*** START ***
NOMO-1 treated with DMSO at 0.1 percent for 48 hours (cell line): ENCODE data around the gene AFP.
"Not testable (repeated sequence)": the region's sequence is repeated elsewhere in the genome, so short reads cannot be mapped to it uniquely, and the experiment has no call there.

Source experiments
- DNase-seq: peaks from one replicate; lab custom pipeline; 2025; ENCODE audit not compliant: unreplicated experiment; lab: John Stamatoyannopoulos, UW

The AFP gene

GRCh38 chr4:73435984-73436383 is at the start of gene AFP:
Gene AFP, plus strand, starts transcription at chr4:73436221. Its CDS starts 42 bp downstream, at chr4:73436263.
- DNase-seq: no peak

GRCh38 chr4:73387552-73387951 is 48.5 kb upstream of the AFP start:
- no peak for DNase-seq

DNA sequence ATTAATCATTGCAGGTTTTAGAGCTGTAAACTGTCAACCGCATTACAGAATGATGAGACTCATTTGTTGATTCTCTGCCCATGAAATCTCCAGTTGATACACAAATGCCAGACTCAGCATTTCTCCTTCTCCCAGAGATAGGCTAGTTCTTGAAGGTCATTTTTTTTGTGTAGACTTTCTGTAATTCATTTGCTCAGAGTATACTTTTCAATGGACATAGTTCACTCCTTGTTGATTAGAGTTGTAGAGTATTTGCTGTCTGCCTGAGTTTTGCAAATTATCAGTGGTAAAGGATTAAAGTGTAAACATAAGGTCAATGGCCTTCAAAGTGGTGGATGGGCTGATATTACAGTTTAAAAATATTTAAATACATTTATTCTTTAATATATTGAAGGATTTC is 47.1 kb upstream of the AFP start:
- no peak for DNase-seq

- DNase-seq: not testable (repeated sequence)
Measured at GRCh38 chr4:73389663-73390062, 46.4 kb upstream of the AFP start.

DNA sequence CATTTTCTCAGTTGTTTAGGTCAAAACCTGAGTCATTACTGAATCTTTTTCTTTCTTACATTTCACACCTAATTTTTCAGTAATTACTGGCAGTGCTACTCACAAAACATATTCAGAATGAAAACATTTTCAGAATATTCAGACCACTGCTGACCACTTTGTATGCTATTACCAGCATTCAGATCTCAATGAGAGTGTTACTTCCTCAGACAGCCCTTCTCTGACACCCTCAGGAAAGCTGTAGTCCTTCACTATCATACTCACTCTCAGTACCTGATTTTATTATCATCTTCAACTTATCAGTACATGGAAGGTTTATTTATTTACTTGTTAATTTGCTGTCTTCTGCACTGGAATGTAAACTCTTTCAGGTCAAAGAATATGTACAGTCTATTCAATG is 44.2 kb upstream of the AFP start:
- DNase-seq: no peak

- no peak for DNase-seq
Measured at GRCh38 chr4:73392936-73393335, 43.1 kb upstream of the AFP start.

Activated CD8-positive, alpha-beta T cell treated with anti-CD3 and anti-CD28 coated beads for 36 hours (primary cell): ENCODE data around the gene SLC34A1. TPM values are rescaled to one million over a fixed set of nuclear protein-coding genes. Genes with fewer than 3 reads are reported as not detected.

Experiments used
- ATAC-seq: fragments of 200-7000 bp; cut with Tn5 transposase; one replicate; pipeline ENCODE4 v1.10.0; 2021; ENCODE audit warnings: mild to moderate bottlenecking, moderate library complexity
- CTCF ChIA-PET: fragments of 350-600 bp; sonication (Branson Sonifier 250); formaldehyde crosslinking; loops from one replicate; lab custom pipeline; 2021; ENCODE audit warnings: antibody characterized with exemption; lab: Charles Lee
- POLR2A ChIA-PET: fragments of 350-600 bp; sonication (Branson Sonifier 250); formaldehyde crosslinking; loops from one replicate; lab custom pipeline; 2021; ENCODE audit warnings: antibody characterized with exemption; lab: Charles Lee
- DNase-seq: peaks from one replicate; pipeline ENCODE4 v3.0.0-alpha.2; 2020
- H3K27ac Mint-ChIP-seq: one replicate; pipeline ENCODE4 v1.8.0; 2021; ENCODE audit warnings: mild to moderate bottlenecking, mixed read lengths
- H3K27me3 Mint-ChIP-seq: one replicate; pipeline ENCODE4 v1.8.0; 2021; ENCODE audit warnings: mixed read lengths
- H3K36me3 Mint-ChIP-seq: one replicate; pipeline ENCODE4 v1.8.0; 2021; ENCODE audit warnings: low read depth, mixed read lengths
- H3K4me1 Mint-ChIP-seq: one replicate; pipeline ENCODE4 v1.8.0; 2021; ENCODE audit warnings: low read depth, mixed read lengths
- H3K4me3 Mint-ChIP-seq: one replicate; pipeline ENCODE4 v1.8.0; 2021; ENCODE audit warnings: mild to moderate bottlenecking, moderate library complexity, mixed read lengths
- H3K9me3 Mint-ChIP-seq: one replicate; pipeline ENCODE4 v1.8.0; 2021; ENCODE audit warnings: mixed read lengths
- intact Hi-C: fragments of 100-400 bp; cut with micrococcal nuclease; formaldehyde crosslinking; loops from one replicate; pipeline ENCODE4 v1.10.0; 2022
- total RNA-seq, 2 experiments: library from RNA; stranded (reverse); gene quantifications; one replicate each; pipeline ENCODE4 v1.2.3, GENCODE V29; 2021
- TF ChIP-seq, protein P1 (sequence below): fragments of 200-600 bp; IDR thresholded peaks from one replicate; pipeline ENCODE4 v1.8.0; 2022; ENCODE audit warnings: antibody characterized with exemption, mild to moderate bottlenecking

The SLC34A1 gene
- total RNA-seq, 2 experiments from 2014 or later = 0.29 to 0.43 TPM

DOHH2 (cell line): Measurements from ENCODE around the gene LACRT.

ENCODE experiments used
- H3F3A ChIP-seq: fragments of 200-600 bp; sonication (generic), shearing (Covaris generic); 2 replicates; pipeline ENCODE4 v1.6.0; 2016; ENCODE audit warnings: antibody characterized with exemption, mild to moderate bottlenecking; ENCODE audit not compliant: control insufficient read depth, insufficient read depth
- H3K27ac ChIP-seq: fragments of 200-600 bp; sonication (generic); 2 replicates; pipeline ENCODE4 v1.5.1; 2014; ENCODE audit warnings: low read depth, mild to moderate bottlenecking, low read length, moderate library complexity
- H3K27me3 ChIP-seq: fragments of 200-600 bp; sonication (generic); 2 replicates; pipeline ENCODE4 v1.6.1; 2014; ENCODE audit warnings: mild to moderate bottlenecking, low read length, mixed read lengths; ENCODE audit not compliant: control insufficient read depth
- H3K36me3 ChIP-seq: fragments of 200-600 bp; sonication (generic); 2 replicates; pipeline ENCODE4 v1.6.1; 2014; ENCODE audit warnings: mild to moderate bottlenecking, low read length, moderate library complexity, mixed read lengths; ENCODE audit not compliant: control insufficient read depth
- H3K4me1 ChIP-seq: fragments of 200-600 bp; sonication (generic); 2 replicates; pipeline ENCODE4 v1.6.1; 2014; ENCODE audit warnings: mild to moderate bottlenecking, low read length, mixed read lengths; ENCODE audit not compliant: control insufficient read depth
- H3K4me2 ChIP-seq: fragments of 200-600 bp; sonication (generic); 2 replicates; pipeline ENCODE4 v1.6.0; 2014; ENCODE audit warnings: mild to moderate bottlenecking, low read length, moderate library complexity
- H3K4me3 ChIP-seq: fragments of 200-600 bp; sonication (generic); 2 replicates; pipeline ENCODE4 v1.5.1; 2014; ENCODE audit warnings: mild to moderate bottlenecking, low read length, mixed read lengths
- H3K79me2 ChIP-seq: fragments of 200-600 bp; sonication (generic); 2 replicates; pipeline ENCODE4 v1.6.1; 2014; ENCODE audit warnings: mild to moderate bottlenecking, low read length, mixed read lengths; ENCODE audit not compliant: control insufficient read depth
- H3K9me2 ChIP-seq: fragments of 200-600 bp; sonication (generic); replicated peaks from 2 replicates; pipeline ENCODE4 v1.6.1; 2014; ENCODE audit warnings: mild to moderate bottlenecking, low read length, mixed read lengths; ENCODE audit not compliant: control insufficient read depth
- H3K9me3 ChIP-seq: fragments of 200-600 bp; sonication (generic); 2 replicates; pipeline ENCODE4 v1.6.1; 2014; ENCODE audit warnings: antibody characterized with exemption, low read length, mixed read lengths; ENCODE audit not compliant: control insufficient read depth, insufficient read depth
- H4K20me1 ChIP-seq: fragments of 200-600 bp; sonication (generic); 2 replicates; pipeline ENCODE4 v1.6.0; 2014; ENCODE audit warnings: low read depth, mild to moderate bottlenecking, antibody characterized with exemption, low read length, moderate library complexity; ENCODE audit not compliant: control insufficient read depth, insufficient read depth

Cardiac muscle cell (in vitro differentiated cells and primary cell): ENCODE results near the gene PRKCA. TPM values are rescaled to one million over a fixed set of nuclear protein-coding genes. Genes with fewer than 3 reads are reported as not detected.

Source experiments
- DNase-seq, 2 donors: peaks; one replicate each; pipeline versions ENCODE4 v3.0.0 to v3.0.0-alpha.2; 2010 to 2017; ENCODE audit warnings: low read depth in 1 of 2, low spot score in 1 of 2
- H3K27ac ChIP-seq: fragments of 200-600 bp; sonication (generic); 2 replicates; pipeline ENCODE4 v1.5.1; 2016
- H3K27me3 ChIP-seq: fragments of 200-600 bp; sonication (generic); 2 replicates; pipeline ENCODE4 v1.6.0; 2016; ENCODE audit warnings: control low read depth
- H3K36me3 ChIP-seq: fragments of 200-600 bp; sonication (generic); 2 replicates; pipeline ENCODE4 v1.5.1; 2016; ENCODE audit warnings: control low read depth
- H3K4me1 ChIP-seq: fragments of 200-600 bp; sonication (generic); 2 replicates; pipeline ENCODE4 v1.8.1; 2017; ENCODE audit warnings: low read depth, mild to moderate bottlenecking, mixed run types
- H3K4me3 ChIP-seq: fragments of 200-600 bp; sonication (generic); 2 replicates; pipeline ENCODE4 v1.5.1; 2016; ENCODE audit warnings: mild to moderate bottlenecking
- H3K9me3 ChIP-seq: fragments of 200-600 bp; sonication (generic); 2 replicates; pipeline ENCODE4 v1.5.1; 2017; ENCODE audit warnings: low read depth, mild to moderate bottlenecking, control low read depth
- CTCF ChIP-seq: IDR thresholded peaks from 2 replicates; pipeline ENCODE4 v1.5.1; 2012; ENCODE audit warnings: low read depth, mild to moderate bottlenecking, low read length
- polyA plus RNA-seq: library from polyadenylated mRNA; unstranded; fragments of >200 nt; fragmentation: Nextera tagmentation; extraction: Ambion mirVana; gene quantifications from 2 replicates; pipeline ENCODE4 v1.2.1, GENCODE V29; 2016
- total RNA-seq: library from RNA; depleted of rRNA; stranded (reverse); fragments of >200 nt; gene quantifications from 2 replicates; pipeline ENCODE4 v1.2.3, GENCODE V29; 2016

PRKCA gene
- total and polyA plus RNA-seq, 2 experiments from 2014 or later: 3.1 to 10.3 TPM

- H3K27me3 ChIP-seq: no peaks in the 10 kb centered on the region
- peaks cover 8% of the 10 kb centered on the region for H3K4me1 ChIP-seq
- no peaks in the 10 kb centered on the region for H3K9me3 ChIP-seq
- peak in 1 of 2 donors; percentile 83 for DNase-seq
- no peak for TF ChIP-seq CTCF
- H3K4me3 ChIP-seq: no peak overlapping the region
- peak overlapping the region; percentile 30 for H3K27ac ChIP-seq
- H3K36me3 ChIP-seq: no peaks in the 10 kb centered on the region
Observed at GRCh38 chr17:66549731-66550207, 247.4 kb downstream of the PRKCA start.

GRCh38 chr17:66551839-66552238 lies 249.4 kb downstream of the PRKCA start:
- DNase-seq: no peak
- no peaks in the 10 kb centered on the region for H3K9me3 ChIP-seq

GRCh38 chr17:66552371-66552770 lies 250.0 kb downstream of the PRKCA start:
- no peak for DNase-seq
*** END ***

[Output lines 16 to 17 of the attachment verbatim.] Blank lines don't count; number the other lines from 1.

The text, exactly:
- DNase-seq: no peak

- no peak for DNase-seq